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Heat convection and conduction
3. Mass balances
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Diffusion
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Convection and diffusion
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Electrokinetic flow
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Maxwell-Stefan diffusion and convection
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Nernst-Planck transport equations
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The Modeling Process
The modeling process in COMSOL consists of six main steps:
1.
Selecting the appropriate application mode in the Model
Navigator.
2.
Drawing or importing the model geometry in the Draw
Mode.
3. Setting up the subdomain equations and boundary conditions
in the Physics Mode.
4.
Meshing in the Mesh Mode.
5. Solving in the Solve Mode.
6.
Postprocessing in the Postprocessing Mode.
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1. The Model Navigator
When starting COMSOL Multiphysics, you are greeted by the
Model Navigator. Here you begin the modeling process and
control all program settings. It lets you select space dimension
and application modes to begin working on a new model, open
an existing model you have already created, or open an entry in
the Model Library.
COMSOL Multiphysics provides an integrated graphical user
interface where you can build and solve models by using
predefined physics modes
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2. Creating Geometry
An important part of the modeling process is creating the
geometry. The COMSOL Multiphysics user interface contains
a set of CAD tools for geometry modeling in 1D, 2D, and 3D.
The CAD Import Module provides an interface for import of
Parasolid, SAT (ACIS), STEP, and IGES formats.
In combination with the programming tools, you can even use
images and magnetic resonance imaging (MRI) data to create a
geometry.
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Axes and Grid
In the COMSOL Multiphysics user interface you can set limits
for the model axes and adjust the grid lines. The grid and axis
settings help you get just the right view to produce a model
geometry. To change these settings, use the Axes/Grid
Settings dialog box that you open from the Options menu.
You can also set the axis limits with the zoom functions.
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Axes and Grid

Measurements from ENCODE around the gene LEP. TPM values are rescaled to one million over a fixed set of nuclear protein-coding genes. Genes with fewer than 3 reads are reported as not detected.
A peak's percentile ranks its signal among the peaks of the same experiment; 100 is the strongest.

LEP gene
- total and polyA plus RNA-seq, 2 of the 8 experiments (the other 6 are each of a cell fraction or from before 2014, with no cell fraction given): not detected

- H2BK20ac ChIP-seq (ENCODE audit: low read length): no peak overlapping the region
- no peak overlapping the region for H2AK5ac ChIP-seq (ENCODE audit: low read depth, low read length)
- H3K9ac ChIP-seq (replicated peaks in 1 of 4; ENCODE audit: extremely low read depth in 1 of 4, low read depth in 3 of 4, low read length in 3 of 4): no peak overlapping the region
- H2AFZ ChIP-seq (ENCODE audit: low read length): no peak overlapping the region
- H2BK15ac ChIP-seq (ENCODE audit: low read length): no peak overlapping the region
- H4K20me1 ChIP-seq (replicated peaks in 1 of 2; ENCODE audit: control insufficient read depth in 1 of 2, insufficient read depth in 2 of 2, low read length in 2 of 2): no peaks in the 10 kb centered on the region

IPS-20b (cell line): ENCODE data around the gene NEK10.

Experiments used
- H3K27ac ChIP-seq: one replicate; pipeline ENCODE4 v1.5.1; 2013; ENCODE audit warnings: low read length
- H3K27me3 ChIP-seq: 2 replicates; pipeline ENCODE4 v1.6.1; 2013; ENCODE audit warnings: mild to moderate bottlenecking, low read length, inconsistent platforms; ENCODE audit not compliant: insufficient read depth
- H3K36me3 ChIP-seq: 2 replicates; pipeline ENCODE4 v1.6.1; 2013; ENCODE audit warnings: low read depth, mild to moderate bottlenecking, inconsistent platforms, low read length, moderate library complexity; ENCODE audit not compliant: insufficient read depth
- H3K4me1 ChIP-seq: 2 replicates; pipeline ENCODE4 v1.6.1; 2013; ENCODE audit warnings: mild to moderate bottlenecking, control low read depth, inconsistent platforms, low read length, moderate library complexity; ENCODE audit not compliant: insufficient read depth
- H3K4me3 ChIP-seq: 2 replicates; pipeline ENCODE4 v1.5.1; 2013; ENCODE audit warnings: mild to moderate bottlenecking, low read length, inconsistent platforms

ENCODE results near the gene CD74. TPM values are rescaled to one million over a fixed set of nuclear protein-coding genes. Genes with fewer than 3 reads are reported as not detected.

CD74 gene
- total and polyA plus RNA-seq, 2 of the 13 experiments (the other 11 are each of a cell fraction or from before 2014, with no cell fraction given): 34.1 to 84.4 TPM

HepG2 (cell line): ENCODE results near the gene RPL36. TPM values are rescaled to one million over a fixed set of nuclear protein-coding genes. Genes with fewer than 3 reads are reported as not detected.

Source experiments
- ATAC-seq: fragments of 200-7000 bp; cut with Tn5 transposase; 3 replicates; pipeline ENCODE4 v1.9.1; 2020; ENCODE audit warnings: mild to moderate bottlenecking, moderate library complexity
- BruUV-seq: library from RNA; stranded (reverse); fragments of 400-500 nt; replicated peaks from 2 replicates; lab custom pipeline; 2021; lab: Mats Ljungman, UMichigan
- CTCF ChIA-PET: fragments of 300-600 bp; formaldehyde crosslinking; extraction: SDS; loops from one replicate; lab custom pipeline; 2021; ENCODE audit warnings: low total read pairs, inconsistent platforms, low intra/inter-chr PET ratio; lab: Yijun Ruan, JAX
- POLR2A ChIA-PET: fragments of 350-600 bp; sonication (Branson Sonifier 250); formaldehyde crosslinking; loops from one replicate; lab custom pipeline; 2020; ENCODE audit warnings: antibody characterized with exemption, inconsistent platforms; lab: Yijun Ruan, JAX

The default names for coordinate systems vary with the space
dimension:
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Models that you open using the space dimensions 1D, 2D,
and 3D use the Cartesian coordinates x, y, and z.
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In 1D axisymmetric geometries the default coordinate is r,
the radial direction. The x-axis represents r.
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In 2D axisymmetric geometries the x-axis represents r, the
radial direction, and the y-axis represents z, the height
coordinate.
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3. Modeling Physics and Equations
From the Physics menu you can specify all the physics and
equations that define a model including:
▫ Boundary and interface conditions
▫ Domain equations
▫ Material properties
▫ Initial conditions
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4. Creating Mesh
When the geometry is complete and the parameters are defined,
COMSOL Multiphysics automatically meshes the geometry.
However, you can take charge of the mesh-generation process
through a set of control parameters.
For a 2D geometry the mesh generator partitions the subdomains
into triangular or quadrilateral mesh elements.
Similarly, in 3D the mesh generator partitions the subdomains
into tetrahedral, hexahedral, or prism mesh elements.
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5. Solution
Next comes the solution stage. Here COMSOL Multiphysics
comes with a suite of solvers for stationary, eigenvalue, and
time-dependent problems.
For solving linear systems, the software features both direct and
iterative solvers. A range of preconditioners are available for
the iterative solvers. COMSOL sets up solver defaults
appropriate for the chosen application mode and automatically
detects linearity and symmetry in the model.
A segregated solver provides efficient solution schemes for large
multiphysics models, turbulence modeling, and other
challenging applications.
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6. Postprocessing
For postprocessing, COMSOL provides tools for plotting and
postprocessing any model quantity or parameter:
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Surface plots
Slice plots
Isosurfaces
Contour plots
Arrow plots
Streamline plots and particle tracing
Cross-sectional plots
Animations